Yemen Haraaz Fundraiser

A short note about our Yemen Haraaz Coffee Fundraiser.

While our country is snarled in the arguments of security, personal rights, the ethos of America’s welcoming borders and the limits of presidential powers; there are families across the globe struggling for survival. They are trapped in civil wars, insurgencies, natural disasters and religious persecutions. If they are fortunate enough to escape, it has always been through the kindness of strangers that they have been able to restart their lives. In these selfless acts we both fight our tribal human nature and realize the greatest potential in our humanity.

In view of these larger issues of our world, the notion that our work in coffee is of any real importance feels trivial. In part, this is probably a healthy reminder for us all. But truly we can play small but important roles no matter our position. Our work at Deeper Roots affords us a particularly global view. Every day we share a story of someone else’s work from a place far away from our own. Whether we’ve personally built that relationship or feel very distant from them, we are able to connect to people from around the world through coffee everyday.

We’ve never offered a Yemeni coffee in the past and very few have ever landed on our cupping table. We don’t have any direct, long term relationships with growers there. However, what a great opportunity we have now to make a positive impact, small as it may be, to the lives of those both struggling to survive in the country growing coffee, as well as those who have fled their homes to refugee camps. Thus, we’ve chosen to give 100% of the sales of our Yemen Haraaz coffee to assist with the refuge work of International Rescue Committee. We chose IRC as the recipient of our funds because of their history of good work all over the world and their broad reaching impact both abroad and for refugee resettlement here in the US.

If you haven’t read much about the civil war in Yemen or the issues facing refugees in the area check out this and the UN’s info here.  Let’s make it our aim to take the negativity that has caused the issue of refugees to rise to the top of the news and turn it towards positive action to support our fellow humans that are in crisis. 

Thanks for your participation in this project!

Deeper Roots Coffee


Giving decaf some love.

In the specialty coffee industry, we give a lot of attention to the various countries, regions, altitudes, varietals, etc. of different single origin coffees.  We all definitely pride ourselves in showcasing as best we can what each and every coffee has to offer.  However, we have noticed a lack of attention to really great decafs in our region if not the industry as a whole but do understand the barriers as to why decaf does not receive a lot of attention.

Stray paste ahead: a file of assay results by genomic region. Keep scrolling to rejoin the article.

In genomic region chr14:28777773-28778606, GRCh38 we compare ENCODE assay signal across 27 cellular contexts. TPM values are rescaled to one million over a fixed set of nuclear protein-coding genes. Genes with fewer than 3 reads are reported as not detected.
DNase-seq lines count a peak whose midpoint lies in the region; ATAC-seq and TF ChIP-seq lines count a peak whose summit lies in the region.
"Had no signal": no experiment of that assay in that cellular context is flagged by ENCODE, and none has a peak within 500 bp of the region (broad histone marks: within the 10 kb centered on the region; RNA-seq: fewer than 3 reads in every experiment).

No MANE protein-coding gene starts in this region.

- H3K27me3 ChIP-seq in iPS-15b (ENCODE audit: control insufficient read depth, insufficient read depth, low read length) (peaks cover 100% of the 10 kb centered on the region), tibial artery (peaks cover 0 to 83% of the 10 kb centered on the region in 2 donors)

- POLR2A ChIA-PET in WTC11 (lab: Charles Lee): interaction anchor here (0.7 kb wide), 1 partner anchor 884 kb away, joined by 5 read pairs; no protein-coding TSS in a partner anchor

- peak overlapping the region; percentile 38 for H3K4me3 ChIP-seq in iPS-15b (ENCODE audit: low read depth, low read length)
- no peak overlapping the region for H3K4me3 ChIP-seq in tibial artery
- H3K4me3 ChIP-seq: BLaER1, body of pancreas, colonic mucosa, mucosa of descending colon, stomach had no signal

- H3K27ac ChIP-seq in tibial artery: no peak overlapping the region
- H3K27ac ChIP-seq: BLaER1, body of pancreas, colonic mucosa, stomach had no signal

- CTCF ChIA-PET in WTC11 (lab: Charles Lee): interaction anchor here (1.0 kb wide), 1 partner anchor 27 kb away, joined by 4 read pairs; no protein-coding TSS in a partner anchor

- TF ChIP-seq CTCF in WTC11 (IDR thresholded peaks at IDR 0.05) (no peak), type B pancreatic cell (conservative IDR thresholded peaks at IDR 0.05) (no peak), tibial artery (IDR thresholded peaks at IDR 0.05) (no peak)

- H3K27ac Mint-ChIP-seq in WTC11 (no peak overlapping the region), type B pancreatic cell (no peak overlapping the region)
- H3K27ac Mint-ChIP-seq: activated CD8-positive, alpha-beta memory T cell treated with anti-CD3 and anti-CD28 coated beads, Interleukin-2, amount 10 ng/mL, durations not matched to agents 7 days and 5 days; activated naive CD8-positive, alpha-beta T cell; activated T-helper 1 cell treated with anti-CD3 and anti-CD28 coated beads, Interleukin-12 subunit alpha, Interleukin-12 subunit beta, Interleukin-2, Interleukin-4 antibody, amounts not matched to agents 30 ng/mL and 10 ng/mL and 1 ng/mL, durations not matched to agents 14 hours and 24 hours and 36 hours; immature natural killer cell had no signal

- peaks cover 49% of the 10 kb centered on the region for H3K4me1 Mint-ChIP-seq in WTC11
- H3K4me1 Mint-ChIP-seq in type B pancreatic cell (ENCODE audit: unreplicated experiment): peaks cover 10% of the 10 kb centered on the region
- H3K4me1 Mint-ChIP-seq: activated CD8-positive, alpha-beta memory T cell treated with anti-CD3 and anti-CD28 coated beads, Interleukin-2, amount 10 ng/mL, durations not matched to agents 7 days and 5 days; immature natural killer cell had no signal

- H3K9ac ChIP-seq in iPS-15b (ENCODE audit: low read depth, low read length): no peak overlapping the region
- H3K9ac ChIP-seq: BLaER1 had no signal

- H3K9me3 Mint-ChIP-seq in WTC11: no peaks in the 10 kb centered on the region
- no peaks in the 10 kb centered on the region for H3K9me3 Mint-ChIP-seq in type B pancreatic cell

99.9% of decaf coffee started out as regular green coffee that undergoes some sort of natural or chemical decaffeination process before the roasting process.  A very small amount of coffee does grow naturally as decaf but it’s so rare that it’s often unseen even in the specialty market.  There are multiple different types of decaffeination methods but most undergo the same basic process where the green coffee is soaked in a solution, the resulting water is then filtered of caffeine and then the green coffee is allowed to absorb the caffeine-less solution back into itself up to a certain point.  This process most often negatively affects the cell structure, chemical composition and thus taste of the final product after roasting.  You may often notice that a decaf coffee is quite oily on the surface even if it is not a dark roast.  This is due to damaged cell structure and takes quite a lot of care in the roasting process to prevent this from happening and keep those delicious oils inside the bean so they can be extracted while brewing and not oxidize on the outside of the bean.

So, we here at DRC have been working with importers to source really great decafs for several years to bring coffees that have undergone the best possible decaffeination process to maintain the integrity of the final cup quality.  Throughout this year we have been dialoguing with one importer in particular, Artisan Coffee Importers, to bring an extra special decaf to your palates.  This new Colombia La Serrania is from 29 small farmers in the state of Huila in Colombia and has undergone a process called “natural ethyl-acetate” process.  In this process a 100% pure sugar cane substance was used to draw the caffeine out of the coffee and not put any added chemicals into the bean.

This beautiful decaf will give you chocolate, creme brûlée and dried strawberries in the cup and hopefully will give you a great experience with a product that usually gets bad street cred.  We hope you enjoy and hope you stay with us on the hunt for quality decaffeinated coffees to add to our arsenal.

Einar Ortiz in his immaculate farm.  Photo courtesy of Virmax Coffee in Colombia.

Einar Ortiz in his immaculate farm. Photo courtesy of Virmax Coffee in Colombia.

Brazil Direct Trade Relationship


Brazil is huge!! And its easy to be overwhelmed by the shear size of the coffee farms there compared to our usual travels in Central America. That’s what makes Fazenda Ambiental Fortaleza (FAF) such a wonderful place for us. Located in the region of Mococa near the southern border of Sul de Minas, FAF is the sustainably managed farm of the Croce family. We first met the Croce family, Marcos, Silvia and sons Felipe and Daniel on a visit in 2012. The 800 hectare farm is 1/3 organic coffee, 1/3 cattle ranch and 1/3 old growth forest. The Croces inherited the farm when no one else in the family was interested in running it any longer. Not having any experience themselves in farming, Marcos relied greatly on his sense of respecting the environment and listening to the experience of his neighbors. They since have created one of the greatest models of sustainability, from soil and ecosystem to business and community, that the coffee industry has.